Whakarewarewa is the short version of the name you see written below.  Te Whakareware O Te Ope Taua A Wahiao means 'The gathering place for the war parties of Wahiao.'  It is often abbreviated by to 'Whaka' by the locals.  Our guide had no trouble with the pronunciation of any form of the name as he belongs to one of the iwi (tribes) who share the village and its resources.

The local tribes have grown tolarge to be housed in the village, and some now live in nearby towns.  All are welcome to make use of the hot springs.

Cooking with thermal steam; The thermal waters are dammed and re-directed to cooking pits or the communal bathes; A row of baths which are closed for cleaning; Trough bringing hot water to the bath; The end of the tough at the bath.


Where to buy your seamed sweetcorn - behind the sulphurous rocks; Steaming pools with a shoreline crusted with minerals;   A groove in the rock directing the flow of water; And people really do live here. The thermal springs often flow out of sight underground, their paths can change and create new openings to the surface, causing areas to be closed.


As well as the springs, this area also has geyers. Three in particular are regularly active;  You can just see possibly Te Tohu erupting.


Down hill from the village were walkways around bubbling pools of mud and unexpectedly clear(ish) lakes of turquoise water.

The highlight of the visit was the cultural experience at the Ancestral Meeting House.


We were greeted with a welcome dance, Poi spinning, a Haka and authentic Maori expressions.  It was a wonderful theatrical performance and really very special.

My sister, Laura, and I more recently visited the Waitangi Treaty Grounds near Paihia only a couple hours drive from Whangarei. The performance was very similar to the Whakarewarewa performance, but there was one addition that we particularly enjoyed.  

First a male volunteer was chosen to be the chief of the visitors - Waitangi Maori Experience Part 1 (video).  Next a young warrior approached our 'chief' with a with a spear and a small leafy branch.  He was really fierce, thrusting at our chief with his spear and demanding to know whether he was coming in war or peace, all in Maori of course.  Then he dropped the branch on to the ground and backed away, keeping low with the spear poised.  With a little encouragement our chief walk forward, picked up the token of peace. It was very impressive so of course the video failed.  But I do have our welcome into the Meeting House -  Waitangi Maori Experience Part 3.  Its a little wobbly at first as I have not mastered videoing and walking at the same time but it rallies at the end.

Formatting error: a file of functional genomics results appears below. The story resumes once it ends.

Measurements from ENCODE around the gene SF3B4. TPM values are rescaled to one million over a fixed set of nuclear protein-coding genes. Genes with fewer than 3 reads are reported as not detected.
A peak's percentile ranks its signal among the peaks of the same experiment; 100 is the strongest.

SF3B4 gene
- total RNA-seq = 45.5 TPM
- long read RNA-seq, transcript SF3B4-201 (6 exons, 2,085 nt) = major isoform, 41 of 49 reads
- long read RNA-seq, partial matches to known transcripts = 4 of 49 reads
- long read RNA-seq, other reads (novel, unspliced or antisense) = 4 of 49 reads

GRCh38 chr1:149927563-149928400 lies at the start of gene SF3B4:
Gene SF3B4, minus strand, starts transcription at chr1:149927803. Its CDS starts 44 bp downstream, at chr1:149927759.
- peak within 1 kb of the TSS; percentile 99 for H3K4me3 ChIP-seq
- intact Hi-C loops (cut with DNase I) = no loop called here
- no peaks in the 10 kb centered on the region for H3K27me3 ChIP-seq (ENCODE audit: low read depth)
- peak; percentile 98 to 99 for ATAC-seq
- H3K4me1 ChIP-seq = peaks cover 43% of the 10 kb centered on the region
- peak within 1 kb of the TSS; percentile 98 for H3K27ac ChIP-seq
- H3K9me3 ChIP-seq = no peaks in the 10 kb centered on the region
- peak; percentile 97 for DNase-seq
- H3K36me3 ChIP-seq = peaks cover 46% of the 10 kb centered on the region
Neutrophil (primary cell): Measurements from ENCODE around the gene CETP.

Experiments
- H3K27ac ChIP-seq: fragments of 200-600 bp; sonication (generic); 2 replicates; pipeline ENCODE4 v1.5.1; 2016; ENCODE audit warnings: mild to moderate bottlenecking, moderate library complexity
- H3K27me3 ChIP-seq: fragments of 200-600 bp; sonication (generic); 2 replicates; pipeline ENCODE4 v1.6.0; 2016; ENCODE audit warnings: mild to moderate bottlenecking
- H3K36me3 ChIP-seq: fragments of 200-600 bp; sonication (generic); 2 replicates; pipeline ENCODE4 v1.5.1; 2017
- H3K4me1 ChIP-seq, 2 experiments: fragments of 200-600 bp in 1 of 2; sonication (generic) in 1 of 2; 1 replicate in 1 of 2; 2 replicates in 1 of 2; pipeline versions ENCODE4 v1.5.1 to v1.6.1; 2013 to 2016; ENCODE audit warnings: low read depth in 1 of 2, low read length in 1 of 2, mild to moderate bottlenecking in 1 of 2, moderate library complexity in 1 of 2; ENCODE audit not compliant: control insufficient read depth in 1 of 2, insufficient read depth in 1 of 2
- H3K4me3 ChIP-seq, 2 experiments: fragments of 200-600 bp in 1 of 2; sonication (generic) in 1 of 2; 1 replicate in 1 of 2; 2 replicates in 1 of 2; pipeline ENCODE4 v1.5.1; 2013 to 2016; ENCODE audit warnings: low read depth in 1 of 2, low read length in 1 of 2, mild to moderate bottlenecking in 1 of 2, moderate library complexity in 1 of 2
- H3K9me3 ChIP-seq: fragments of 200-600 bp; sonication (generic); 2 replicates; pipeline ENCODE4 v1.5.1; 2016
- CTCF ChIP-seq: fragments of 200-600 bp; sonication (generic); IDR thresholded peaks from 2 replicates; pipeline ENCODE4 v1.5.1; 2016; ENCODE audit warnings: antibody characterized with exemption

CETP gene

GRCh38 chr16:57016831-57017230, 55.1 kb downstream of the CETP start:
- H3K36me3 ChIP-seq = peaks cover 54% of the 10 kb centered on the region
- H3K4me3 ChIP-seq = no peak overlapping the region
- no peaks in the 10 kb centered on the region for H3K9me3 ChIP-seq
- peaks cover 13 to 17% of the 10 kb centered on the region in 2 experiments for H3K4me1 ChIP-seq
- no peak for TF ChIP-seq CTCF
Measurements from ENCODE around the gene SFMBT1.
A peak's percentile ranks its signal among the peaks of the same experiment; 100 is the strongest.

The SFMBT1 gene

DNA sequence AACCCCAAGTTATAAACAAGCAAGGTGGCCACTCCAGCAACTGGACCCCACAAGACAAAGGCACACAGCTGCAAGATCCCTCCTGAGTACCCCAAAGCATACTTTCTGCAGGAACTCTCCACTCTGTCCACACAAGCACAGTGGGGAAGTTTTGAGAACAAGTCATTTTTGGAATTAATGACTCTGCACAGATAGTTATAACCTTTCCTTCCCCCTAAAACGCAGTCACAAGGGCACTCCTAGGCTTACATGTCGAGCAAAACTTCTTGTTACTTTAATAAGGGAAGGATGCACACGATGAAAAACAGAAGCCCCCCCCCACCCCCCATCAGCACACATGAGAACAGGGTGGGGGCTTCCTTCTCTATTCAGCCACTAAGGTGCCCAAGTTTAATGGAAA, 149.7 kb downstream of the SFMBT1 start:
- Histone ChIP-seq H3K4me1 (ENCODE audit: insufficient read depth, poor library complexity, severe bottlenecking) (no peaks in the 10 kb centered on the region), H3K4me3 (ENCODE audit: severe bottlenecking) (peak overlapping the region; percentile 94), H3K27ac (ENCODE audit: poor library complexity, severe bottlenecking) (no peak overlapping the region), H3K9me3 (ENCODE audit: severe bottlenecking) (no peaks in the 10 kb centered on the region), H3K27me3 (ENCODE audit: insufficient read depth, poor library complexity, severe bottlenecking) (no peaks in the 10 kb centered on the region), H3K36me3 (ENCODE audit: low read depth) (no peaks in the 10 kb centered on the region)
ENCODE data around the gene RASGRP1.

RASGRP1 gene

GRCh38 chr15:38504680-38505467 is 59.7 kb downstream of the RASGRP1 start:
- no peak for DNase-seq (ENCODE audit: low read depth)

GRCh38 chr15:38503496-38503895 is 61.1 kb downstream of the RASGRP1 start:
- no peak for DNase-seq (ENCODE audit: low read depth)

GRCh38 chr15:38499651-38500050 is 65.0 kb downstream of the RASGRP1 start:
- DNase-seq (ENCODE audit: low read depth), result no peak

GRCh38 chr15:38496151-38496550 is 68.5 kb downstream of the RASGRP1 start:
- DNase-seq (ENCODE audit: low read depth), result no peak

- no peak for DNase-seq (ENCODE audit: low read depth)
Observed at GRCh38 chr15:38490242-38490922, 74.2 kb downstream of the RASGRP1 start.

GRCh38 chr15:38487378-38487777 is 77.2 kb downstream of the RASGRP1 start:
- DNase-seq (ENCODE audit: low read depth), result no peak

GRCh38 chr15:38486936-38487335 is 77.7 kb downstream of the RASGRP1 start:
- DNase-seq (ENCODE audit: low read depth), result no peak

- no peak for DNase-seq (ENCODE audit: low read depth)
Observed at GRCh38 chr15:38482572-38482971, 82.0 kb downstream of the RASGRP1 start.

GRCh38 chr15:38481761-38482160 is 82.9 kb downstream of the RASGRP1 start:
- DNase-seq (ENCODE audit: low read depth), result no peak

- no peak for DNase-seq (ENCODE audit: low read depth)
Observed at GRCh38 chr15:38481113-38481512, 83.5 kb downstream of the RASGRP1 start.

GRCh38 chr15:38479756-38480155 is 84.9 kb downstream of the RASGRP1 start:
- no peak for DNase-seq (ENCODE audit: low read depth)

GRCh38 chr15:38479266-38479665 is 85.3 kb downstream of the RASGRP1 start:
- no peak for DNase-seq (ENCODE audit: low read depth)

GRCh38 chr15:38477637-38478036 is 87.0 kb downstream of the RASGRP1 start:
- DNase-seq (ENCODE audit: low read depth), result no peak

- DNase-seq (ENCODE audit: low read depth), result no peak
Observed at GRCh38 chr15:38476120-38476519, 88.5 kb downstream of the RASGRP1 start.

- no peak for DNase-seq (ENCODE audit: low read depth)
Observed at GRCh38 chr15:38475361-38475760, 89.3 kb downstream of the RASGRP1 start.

The Meeting House or Marae, (great wikipedia article explaining the importance in New Zealand particularly).

We often saw road signs for local Marae as we drove along the highways. We have never stopped to look as there because I don't fully understand what it means to the Maori.

At one museum there was a small stone bowl filled with water to dip your fingers in to wash the holiness off as you left.

Not knowing why this was done, I found this I site and am now much the wiser -  Washing Hands.

Inside the Meeting House we were forbidden to take videos but photos without flash were okay. It was dark inside but I think the blurring gives a sense of the movement going on.


The first two photos - singing and dancing. Third photo 'Poi' spinning made to look easy.  I once had homemade poi made from tennis balls and tights.  It is not easy. Fourth photo - the brandishing of the short sticks.  Final photo - group juggling.  It really was amazing to watch.  The sticks are thrown from both hand in opposite/different directions and caught without anyone appearing to be watching where they are throwing or from where they are catching.


The first three photos - a display of spear handling, then the closing dance and song and one example of the many carvings that decorated the walls and ceiling.

And finally, if you are not a Rugby fan you might not have seen the New Zealand team, the All Blacks, perform a Haka - a ceremonial dance or challenge in Māori culture. It is a posture dance performed by a group, with vigorous movements and stamping of the feet with rhythmically shouted accompaniment. (Wikipedia)

Do watch for the fluttering of the hands in the video.  All dance involves this movement and we have been told that it is to show life and energy.  Enjoy!